FOREST SUCCESSION [Adapted from Runk et al. 2012]
Spreading Woodfern generally increases in abundance after disturbances from logging or large-scale windthrow, especially where tree and shrub regeneration is sparse. Around 20-25 years after disturbance ferns decline as shrubs and tree saplings form a dense canopy. Around 50-60 years after disturbance ferns once again begin to dominate the understory. Around 250 years after disturbance, the final stages of forest succession create an understory diverse with forbs, shrubs, and tree seedlings, yet with a decrease in ferns.
Spinulose Shieldfern has been found to support arbuscular mycorrhizae to varying degrees (Runk et al. 2012).
ANIMAL ECOLOGY [Adapted from Runk et al. 2012]
Spreading Woodfern is a minor component of the winter diet for Blue Grouse. The fern was eaten in small quantities by Mountain Goats on their winter range in southeast Alaska.
CULTURAL [Adapted from Munger 2007]
Northern Coastal people used species of Dryopteris as food. In the spring young fronds are eaten. In the fall rhizomes and stalk bases are collected to steam or roast. Roots pounded into a paste were applied to cuts. Roots, which are flammable, were used as a slow match. Fronds soaked for several days were used as a hair wash.
Spreading Woodfern reproduces by spores, rhizomes, and sporophyte crowns (Runk et al. 2012). Reproduction can produce male-only plants, female-only plants, and bisexual plants. Spores can be produced by self-pollination or cross-pollination (Munger 2007).
Spreading Woodfern can hybridize with five other species of Dryopteris, including D. intermedia and D. carthusiana (Montgomery and Wagner Jr. in FNA 1993); Runk et al. 2012). Spreading Woodfern is a diploid, which means it has two homologous sets of chromosomes per cell.
LIFE CYCLE [Adapted from Runk et al. 2012]
Spores begin to shed from sori on mature fronds in summer. Spore color can be pale or straw-colored to reddish amber brown. Spore shapes are ovoid to bean-shaped. Spore dispersal lasts for about two months, from August to October. The spores then germinate and grow a long multi-cellular filament that extends into the soil. The gametophyte, given favorable conditions, then grows further, becoming flat and heart-shaped. Male reproductive organs (antheridia) are developed first in the gametophyte. About 9 weeks after the spores are sown, female reproductive organs (archegonia) form. Eggs within the archegonia are then fertilized and new sporophytes are produced. Fronds of the sporophytes appear approximately 28 weeks after spores are sown. In approximately another 14 weeks these fronds develop a species specific appearance and can be identified.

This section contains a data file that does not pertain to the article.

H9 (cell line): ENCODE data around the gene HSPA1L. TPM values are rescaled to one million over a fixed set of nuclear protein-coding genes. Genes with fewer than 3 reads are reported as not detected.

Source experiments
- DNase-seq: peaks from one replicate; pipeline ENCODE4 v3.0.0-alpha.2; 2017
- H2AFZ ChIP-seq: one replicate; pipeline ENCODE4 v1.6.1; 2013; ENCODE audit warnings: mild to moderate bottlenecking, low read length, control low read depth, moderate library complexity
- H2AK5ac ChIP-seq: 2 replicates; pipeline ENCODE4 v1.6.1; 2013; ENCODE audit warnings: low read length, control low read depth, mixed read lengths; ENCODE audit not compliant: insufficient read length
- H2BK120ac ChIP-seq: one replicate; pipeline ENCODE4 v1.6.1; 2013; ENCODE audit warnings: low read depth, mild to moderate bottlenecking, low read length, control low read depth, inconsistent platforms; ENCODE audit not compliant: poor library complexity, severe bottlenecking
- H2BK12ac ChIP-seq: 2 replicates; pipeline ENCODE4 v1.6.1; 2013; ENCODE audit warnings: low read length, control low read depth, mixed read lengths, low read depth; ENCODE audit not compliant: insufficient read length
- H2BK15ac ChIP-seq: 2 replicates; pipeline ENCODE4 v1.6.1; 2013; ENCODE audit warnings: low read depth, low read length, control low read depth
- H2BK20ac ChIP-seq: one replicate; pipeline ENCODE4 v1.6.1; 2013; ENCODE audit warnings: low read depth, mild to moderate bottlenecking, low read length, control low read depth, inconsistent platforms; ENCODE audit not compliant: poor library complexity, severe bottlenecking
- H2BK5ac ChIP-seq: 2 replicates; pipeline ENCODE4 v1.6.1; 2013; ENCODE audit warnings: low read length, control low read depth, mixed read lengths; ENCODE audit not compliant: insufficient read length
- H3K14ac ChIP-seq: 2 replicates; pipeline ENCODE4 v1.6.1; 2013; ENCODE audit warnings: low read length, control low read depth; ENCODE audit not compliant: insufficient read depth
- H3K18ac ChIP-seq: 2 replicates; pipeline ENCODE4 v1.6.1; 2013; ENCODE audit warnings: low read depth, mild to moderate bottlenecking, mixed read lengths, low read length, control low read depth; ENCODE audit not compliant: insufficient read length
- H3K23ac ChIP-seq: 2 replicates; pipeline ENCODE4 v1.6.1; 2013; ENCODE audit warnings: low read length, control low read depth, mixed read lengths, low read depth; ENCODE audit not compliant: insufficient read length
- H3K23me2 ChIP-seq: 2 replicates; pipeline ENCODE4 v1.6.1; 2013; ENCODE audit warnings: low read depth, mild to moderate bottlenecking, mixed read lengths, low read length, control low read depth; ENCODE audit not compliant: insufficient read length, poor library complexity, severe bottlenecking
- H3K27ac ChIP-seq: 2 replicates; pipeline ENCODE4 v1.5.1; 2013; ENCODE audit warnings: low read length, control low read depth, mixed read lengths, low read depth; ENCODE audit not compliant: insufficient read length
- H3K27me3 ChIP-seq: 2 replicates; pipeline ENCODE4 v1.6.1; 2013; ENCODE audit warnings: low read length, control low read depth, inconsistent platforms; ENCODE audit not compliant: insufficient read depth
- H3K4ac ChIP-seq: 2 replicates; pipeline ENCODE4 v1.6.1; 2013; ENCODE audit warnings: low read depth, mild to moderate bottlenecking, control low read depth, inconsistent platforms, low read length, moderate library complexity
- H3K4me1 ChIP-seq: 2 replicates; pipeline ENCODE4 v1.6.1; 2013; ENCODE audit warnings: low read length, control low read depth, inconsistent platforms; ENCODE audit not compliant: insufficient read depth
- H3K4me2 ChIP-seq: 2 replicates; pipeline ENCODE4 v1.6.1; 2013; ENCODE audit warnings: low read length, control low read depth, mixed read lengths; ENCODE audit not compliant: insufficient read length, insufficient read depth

Depending on when spores are sown, sporophytes may be produced in the autumn or spring. If sporophytes are produced in autumn, they overwinter attached to the gametophyte. Spores can infrequently stay attached through the winter and germinate as late a March. Fronds mature by June.
Spores primarily disperse by wind, but also by water. A Spreading Woodfern plant can produce 150 million spores over its life time. Most of these spores are deposited within three meters of the source plant.
The U.S. Forest Service, Eastern Region (9), prepared the "Conservation Assessment for Spreading Wood Fern (Dryopteris expansa) C. Presl Fraser-Jenkins & Jermy" to compile published and unpublished information (USFS 2003).
- Literature Cited AboveLegend: View Online Publication
- Flora of North America Editorial Committee. 1993. Flora of North America north of Mexico. Vol. 2. Pteridophytes and gymnosperms. Oxford Univ. Press, New York. xvi + 475 pp.
- Lesica, P., M.T. Lavin, and P.F. Stickney. 2012. Manual of Montana Vascular Plants. Fort Worth, TX: BRIT Press. viii + 771 p.
- Munger, Gregory. 2007. Dryopteris spp. In: Fire Effects Information System, [Online]. U.S. Department of Agriculture, Forest Service, Rocky Mountain Research Station, Fire Sciences Laboratory (Producer). Access on January 29, 2019. Available at
- Runk, K., M. Zobel, and K. Zobel. 2012. Biological Flora of the British Isles: Dryopteris carthusiana, D. dilatata, and D. expansa. Journal of Ecology, Volume 100(4), pp. 1039-1063.
- U.S. Forest Service. 2003. Conservation Assessment for Spreading Wood Fern (Dryopteris expansa) C. Presl Fraser-Jenkins & Jermy. February.